A guide to understanding the specifics of the Jupiler Pro League.
What happens in most of the football national championships in Europe? It is actually easy to understand.
All the teams play about 30 or 40 two-leg games and are ranked depending on the scores (3 points for a victory, 1 point for a draw, 0 point for a defeat). The rank the teams have can allow them to play in the UEFA Champions League (the highest competition) or the Europa League.
In case you have heard a bit about it over the last couple of days, the regular season is now over, and the Play-offs will start. But is the Jupiler Pro League similar to the NBA? Not exactly.
Like everything in Belgium there’s obviously a different way of working, which makes it very specific and hard to understand.
The Jupiler Pro Leagues has 16 teams. During the regular season (from August to March), it works exactly like the other championships across Europe. But when the regular season is over, it becomes way more complicated.
After 30 games, several championships start again. The first six teams are involved in the “Play-off 1”. The points they got after the regular season are divided by two, and the new championship starts on that basis.
At the end of the Play-off 1, the champion is directly qualified for the UEFA Champions League, while the second has to play the third qualifying round to be qualified for the next year. The winner of the regular season is then qualified for the 3rd qualifying round of the Europa league, except if it gets a higher rank at the end of the Playoff 1. In that case, the third one (after the Playoff 1) can play the 3rd qualifying round of Europa league.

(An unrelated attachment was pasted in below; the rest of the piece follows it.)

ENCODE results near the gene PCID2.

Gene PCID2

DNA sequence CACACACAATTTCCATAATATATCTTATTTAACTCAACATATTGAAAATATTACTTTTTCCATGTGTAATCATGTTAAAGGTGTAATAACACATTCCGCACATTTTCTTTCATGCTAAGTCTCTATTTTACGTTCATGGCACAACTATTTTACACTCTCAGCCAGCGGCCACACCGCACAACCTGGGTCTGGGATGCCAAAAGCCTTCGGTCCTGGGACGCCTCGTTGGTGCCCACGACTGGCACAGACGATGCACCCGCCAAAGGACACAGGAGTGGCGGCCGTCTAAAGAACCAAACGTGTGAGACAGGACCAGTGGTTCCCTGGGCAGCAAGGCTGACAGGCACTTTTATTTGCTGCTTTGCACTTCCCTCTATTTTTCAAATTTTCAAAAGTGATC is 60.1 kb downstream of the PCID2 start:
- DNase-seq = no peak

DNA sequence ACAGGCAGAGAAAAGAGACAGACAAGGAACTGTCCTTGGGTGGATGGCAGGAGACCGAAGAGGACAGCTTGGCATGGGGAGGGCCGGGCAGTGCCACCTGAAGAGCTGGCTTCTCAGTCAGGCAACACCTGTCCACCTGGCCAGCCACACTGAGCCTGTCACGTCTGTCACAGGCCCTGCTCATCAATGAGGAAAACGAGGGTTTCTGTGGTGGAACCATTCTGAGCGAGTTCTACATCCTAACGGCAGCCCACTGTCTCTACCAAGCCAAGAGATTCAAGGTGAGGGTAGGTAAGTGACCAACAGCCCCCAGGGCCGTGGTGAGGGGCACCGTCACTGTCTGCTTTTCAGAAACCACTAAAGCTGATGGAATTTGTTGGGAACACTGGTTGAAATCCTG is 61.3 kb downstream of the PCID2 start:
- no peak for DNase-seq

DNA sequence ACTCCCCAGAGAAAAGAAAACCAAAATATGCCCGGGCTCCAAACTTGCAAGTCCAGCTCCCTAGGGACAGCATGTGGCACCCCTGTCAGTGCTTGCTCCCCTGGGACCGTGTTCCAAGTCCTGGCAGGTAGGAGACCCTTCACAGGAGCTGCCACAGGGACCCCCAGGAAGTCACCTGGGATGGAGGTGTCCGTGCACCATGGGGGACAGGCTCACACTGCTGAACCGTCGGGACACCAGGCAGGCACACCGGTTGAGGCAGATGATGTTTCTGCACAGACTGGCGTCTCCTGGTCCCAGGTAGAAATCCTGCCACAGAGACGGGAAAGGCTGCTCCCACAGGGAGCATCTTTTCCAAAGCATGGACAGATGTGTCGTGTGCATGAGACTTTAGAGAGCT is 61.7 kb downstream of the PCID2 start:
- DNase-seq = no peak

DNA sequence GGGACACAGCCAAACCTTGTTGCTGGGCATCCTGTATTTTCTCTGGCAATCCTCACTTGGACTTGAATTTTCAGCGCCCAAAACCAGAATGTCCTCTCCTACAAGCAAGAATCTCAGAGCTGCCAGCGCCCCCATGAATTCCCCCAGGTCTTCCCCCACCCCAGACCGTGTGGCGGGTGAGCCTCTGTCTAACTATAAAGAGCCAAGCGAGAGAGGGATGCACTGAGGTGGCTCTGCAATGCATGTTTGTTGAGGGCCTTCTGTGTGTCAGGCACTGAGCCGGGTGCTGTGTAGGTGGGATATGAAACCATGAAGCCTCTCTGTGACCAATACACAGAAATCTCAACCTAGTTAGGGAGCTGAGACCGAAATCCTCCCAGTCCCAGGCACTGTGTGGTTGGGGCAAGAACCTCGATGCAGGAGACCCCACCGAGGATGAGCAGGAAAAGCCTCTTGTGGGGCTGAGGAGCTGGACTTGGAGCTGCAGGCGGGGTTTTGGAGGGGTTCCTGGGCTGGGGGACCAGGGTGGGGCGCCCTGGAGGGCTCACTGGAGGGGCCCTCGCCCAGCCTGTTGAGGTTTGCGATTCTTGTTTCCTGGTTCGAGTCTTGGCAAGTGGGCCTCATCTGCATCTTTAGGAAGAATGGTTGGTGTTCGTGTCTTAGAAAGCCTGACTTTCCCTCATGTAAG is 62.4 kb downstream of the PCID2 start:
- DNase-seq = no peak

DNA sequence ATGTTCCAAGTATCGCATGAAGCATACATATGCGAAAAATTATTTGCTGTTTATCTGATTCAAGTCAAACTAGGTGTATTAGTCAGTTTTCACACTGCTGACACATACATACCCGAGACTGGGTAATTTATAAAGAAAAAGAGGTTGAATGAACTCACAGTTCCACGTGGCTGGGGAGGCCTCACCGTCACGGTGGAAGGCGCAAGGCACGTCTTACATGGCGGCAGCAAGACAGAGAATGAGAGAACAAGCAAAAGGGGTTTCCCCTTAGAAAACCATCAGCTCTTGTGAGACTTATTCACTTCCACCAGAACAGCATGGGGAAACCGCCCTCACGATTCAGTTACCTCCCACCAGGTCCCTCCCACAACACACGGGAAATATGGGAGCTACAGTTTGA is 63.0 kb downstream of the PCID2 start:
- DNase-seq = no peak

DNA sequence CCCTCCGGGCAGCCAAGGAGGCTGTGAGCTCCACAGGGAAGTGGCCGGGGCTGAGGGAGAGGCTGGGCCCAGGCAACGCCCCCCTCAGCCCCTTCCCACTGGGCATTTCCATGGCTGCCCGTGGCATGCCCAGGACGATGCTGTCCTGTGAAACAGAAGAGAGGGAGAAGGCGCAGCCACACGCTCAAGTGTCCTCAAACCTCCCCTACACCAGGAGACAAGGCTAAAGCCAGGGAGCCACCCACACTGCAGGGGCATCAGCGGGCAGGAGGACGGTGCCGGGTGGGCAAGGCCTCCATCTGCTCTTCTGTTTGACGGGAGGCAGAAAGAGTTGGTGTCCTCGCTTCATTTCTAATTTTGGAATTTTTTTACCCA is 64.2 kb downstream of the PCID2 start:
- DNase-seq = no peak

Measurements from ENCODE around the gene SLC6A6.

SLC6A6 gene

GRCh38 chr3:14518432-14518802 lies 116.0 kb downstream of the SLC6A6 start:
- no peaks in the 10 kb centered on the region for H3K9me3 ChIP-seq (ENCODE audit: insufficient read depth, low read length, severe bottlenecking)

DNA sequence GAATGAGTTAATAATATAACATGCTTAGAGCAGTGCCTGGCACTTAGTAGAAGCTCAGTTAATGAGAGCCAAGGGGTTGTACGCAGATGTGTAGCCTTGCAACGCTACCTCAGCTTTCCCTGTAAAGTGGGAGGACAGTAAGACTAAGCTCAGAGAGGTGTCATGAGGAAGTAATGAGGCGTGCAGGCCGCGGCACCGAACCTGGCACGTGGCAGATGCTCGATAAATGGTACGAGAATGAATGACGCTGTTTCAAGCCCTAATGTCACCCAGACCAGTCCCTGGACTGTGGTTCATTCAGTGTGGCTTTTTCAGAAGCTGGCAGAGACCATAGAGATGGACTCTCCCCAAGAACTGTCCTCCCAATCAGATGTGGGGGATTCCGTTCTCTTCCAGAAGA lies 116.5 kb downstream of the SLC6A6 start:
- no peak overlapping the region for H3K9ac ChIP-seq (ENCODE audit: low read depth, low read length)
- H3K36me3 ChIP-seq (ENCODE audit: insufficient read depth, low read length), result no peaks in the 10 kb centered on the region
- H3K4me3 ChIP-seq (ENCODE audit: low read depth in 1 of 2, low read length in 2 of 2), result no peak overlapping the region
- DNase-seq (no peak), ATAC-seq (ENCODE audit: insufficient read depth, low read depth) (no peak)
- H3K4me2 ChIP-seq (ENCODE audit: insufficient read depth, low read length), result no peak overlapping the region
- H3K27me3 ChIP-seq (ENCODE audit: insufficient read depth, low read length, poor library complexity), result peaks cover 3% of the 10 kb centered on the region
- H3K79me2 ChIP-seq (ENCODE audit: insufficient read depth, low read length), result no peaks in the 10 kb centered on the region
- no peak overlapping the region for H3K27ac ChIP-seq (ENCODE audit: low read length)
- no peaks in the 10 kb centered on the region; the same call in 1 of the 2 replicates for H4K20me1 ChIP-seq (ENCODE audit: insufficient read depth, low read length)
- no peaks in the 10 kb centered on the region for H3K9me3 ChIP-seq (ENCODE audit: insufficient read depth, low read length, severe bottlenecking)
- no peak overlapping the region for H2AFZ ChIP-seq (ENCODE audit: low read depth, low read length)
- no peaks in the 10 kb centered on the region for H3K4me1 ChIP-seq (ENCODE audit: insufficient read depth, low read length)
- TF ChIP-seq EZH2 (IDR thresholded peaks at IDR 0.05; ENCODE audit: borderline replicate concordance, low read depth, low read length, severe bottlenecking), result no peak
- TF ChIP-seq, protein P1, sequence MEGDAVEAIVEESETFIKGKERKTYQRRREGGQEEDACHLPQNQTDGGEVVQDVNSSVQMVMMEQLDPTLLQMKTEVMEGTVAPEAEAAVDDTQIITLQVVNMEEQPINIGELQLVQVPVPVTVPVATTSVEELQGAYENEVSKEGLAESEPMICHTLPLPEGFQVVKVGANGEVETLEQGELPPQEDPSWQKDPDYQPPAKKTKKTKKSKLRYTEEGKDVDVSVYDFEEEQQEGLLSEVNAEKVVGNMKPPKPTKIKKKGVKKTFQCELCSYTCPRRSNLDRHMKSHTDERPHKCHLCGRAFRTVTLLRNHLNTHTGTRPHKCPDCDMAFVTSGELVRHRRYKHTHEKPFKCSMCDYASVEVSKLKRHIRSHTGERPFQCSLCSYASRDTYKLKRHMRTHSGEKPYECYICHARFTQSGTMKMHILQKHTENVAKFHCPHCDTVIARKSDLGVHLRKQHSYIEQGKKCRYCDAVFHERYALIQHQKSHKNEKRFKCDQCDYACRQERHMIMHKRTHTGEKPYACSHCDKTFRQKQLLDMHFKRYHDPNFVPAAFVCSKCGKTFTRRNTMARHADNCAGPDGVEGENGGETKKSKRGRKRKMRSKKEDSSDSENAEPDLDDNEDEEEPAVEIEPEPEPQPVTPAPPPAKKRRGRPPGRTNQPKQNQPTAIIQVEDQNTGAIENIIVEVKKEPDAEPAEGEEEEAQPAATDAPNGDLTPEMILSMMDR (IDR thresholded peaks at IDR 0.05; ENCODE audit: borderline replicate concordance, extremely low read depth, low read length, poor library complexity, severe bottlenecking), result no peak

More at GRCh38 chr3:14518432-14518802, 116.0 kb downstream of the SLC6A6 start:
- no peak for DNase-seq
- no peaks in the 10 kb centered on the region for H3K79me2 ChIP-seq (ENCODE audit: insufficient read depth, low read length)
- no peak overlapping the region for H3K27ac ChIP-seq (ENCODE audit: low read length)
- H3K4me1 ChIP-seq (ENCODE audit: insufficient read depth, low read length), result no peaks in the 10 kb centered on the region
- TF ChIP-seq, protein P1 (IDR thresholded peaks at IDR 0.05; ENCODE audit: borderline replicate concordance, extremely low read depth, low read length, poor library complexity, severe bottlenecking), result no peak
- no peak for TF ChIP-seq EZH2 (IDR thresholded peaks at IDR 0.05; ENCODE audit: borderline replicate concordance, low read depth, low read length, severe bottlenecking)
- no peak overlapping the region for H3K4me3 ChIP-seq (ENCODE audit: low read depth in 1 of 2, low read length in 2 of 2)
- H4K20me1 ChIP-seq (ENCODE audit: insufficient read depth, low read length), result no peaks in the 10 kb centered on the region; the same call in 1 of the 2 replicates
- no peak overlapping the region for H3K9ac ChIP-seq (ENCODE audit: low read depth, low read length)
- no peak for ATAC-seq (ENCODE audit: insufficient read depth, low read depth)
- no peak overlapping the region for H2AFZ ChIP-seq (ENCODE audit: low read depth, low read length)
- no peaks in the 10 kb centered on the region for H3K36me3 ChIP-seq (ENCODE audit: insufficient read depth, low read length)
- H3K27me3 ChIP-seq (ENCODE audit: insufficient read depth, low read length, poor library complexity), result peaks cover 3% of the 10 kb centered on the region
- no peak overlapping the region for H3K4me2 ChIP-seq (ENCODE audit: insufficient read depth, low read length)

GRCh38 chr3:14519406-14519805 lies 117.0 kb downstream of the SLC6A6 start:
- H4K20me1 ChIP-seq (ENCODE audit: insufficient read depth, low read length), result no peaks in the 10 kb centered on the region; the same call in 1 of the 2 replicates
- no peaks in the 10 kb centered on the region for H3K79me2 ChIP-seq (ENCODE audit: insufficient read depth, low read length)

But this is not the end of the story. The 2nd Play-offs also start after the regular season. It involves 12 teams divided into two groups. The teams ranked from the 7th to the 15th position, as well as the 2nd, 3rd and 4th best team in second division play two mini-championships.
Once over, the two “first” teams of these championships play a two-leg game and the one which wins can play the 4th or 5th (depending on the results of the Belgian cup, as the winner of the cup is directly qualified for the Europa league, except if it is qualified for the UEFA Champions League) team after the Playoff 1.
This game is of major importance, as the team which wins will be qualified for the 3rd qualifying round of Europa league. In concrete terms, if you are ranked 4th in the second division after the regular season, you in theory can play the Europa League the year after, even if it is impossible to play in the first division.
The last playoff involves the last two teams (the 15th and the 16th) of the regular season for 5 games. The 15th team starts with three points (and the 16th one with 0), as well being offered to play 3 times “at home”. The team which “wins” that playoff remains in the first division, while the other will be relegated to the second division.
The champion of second division will access the first division, although it can’t be involved in the “Playoff II” and be given the chance to compete for the Europa League, while the 4th, 3rd and 2nd teams can.
In a nutshell…the Belgian championship is very complicated. The only easy point to know as of now is that Anderlecht will start the Playoff I in second position, with 28 points (6 points less than Bruges). The Mauves then have a chance to be champion, which will make games interesting to watch…Allez les Mauves!